Cubalaya gamefowl is a Cuban breed of domestic chicken which originated in Cuba. The breed attained particular prominence as a result of the Cuban Revolution, which led to the development of several other varieties of chicken that have since become globally recognized and are now also raised commercially on a large scale.
Cubalaya gamefowl more specifically known as commercial game birds from Cuba were considered to be strong but not heavy-bodied enough for hunting. This combination makes these game birds resistant to sudden changes in temperature and humidity—two factors that would otherwise endanger their health and quality in extreme conditions.
How to identify Cubalaya gamefowl?
The most distinguishing features of Cubalaya are its ability to be free from the breed of endemic diseases; for instance, it does not have access to a red stomach, since the white-colored skin is located beneath its belly.
This can also be observed in other breeds but Cubalaya gamefowl’s unique appearance allows it to uniquely stand out from other chicken varieties. On the other hand, this disease is more common in commercial varieties than those sold on specialized poultry farms.
Characteristics of Cubalaya gamefowl
Cubalaya gamefowl is the largest of all chicken varieties and stands out as the self-confident bird in the other chicken breeds. It is a large bird, with a blended weight of between 8½ to 9.5 kg (19 to 23 lb). Although these weights vary due to the chicks that are determined at hatching, the size of Cubalaya gamefowl can still be measured using its legs and wingspan.
Its head is relatively small, but its feathers are thick and well-spread. It is a hardworking chicken that feeds for about one year, unlike other breeds of chicken which take a little longer to reach the age of one year. It is considered a good layer, with an egg hatch rate of between 83 and 85 percent during its three-year egg-producing life span (based on the number of eggs laid per flock).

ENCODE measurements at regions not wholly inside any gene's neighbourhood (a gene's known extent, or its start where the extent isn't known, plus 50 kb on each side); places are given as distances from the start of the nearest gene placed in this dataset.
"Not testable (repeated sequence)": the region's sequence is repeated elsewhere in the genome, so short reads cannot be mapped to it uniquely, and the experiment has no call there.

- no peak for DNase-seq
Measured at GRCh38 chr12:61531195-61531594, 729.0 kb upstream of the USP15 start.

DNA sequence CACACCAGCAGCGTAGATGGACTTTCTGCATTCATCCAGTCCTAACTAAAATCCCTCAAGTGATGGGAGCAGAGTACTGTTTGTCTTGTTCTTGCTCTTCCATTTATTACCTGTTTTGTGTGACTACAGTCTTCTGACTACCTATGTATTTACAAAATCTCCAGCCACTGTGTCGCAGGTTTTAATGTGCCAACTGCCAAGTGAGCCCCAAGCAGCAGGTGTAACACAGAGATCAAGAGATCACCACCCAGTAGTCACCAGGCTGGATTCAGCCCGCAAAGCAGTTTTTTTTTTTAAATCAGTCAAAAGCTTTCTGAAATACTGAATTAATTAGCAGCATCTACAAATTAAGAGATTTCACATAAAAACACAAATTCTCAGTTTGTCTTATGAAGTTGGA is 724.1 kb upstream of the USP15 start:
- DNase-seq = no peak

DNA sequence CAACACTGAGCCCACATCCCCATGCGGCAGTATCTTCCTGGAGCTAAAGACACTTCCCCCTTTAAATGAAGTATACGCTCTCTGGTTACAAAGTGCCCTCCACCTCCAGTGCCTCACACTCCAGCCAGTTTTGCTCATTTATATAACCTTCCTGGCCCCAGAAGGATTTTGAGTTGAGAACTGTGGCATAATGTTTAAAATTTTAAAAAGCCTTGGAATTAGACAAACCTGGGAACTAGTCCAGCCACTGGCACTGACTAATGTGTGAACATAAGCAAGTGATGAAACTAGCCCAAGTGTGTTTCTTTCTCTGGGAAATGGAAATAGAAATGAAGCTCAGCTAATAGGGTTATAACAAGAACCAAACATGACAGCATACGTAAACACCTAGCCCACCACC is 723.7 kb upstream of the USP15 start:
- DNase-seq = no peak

Cubalaya gamefowl can also be eaten; it is considered to be a reliable source of protein and is thereby consumed as broiler meat. The meat from Cubalaya gamefowl can also be used for barbecuing, roasting, frying, and boiling.
It has been widely accepted in the global market since Cubalaya gamefowl is capable of resisting changes in temperature and humidity, thereby making it to be suited for crossbreeding with other breeds of chicken. Moreover, it is generally more affordable than other large-sized chicken varieties.
Cubalaya gamefowl is unique since it does not need a special feed. It can freely eat the same feed as other domestic chickens, and the essential nutrients will be provided by other nutrients in the soil where their eggs are deposited. Commercial Cubalaya gamefowl farmers provide feed to their chicks from 4 weeks onwards, while they also tend to give organic feed as an additive at a later age.
Although Cubalaya gamefowl is one of the most friendly breeds, it is essential to note that these chickens are bigger and give more attention than other breeds. Therefore, they require a bit more exercise than other poultry varieties.
Cubalaya gamefowl or Cuban chicken has significantly lost its commercial production in recent years as the result of hybridization programs implemented by the government-run “National Institute of Seed Production and Genetics” (INIEG) and large poultry enterprises.
Best 10 information of Cubalaya gamefowl
|Breed Name||Cubalaya gamefowl|
|Other Name||Cuban chicken, Cuban fowl|
|Breed Purpose||Meat, eggs, and cock-fighting.|
|Climate Tolerance||All tropical climate|
|Country/Place of Origin||Philippine Islands.|
|Lifespan||Up to 12 years|
Cubalaya gamefowl is a hardworking, intelligent and fearless chicken with a strong sense of self-preservation. They are known for being strong but not too fat and having a robust and balanced body. They have a good memory and can recognize the owners of their flock. Cubalaya gamefowl can also be identified by their characteristic call which sounds like “Cubacubacu” which they use when they need food or when they feel threatened.